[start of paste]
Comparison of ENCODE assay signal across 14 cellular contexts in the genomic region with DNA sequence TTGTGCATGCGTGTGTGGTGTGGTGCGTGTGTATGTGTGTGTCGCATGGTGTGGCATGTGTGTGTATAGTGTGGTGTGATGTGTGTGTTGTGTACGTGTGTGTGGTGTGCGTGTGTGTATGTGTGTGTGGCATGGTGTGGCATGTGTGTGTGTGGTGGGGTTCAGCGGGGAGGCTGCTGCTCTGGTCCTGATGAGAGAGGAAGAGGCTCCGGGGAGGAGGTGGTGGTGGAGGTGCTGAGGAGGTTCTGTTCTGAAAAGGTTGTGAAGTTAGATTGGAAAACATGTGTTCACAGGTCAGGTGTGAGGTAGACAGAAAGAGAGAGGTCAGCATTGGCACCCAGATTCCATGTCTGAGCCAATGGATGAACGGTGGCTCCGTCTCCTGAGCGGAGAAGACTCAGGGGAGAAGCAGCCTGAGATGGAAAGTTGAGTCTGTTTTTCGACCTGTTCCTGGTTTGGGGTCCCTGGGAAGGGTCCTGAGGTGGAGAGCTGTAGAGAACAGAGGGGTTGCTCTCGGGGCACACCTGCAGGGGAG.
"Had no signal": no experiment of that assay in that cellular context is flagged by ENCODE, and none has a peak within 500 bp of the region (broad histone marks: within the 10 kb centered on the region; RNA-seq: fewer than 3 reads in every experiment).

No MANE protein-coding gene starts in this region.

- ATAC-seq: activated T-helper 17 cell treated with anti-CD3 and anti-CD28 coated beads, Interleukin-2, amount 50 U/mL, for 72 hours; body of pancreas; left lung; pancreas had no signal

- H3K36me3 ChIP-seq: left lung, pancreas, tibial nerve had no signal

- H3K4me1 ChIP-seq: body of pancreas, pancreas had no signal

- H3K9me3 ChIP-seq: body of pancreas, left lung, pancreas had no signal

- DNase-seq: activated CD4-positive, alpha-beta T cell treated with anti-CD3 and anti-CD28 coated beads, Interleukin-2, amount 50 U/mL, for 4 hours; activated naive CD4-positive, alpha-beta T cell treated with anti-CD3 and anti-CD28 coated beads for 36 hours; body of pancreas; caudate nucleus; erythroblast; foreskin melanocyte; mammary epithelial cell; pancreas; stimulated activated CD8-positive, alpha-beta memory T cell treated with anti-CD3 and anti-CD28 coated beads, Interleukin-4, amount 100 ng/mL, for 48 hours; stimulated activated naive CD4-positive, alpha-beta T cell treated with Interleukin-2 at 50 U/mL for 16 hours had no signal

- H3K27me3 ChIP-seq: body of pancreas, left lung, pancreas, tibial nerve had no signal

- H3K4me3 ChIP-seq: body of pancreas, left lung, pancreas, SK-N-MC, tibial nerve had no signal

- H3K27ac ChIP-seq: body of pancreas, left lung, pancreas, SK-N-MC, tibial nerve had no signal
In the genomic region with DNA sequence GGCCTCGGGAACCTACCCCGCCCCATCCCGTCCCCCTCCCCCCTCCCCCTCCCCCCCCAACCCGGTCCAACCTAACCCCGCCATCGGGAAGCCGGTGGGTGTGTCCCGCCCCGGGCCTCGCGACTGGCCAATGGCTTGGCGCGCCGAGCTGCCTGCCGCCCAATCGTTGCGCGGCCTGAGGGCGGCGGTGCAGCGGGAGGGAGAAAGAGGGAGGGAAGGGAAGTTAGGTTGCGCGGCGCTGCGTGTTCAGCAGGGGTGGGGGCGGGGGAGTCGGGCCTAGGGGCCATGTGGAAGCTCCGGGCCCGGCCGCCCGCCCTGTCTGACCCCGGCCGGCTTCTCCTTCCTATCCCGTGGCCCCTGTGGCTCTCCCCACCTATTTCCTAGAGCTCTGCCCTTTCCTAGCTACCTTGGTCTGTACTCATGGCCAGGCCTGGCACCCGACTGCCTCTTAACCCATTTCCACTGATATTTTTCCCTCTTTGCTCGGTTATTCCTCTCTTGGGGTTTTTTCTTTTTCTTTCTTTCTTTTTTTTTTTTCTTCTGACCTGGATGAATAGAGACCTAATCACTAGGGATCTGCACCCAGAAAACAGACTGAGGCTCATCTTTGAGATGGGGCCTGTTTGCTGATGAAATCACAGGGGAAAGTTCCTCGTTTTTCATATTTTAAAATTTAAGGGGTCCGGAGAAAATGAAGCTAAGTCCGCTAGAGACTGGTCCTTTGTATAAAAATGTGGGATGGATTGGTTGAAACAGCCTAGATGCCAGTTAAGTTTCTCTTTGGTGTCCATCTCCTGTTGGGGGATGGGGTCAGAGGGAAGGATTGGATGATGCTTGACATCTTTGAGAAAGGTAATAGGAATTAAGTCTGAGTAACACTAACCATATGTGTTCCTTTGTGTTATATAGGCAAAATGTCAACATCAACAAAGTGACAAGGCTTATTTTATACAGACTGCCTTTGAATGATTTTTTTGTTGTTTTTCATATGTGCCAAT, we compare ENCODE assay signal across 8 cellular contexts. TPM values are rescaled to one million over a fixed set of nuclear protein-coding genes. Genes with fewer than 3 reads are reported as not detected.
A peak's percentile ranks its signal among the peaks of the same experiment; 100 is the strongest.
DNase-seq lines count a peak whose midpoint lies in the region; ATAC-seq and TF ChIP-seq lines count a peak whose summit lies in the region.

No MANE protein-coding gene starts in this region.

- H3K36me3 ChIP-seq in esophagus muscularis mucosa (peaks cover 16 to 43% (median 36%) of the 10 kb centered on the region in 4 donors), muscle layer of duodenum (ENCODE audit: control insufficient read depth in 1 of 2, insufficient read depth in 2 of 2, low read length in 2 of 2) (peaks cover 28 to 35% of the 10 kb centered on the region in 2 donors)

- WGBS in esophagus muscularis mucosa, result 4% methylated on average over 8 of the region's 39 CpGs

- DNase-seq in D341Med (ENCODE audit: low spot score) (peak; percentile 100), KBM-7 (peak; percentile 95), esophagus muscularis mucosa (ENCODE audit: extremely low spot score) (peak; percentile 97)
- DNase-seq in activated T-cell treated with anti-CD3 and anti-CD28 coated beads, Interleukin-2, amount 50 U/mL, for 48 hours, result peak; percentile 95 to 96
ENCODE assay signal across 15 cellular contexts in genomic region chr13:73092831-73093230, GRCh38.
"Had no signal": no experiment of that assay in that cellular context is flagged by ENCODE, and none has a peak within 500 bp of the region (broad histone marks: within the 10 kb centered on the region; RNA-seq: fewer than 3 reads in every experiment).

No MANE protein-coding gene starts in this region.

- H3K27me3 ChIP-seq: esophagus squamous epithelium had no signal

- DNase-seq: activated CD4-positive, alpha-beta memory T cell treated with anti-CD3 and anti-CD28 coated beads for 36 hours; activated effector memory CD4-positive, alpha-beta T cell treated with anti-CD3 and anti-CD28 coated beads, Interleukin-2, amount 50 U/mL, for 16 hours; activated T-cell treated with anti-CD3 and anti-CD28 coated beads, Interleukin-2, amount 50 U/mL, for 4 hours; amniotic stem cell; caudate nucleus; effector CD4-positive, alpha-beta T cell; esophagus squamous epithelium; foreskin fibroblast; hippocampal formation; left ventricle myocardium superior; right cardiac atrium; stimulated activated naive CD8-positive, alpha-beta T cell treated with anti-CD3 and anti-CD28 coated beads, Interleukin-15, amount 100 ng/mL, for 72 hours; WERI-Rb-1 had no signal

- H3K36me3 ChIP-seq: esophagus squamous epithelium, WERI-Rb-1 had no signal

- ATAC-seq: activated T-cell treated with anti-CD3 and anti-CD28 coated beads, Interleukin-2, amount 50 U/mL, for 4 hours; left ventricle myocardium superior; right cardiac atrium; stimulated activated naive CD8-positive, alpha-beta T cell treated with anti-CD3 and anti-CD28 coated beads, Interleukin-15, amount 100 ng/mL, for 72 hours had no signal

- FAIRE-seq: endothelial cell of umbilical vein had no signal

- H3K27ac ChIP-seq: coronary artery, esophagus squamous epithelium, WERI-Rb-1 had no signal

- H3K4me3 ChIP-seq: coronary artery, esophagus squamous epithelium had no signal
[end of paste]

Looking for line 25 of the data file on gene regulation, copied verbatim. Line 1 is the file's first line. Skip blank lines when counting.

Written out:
- H3K36me3 ChIP-seq: esophagus squamous epithelium, WERI-Rb-1 had no signal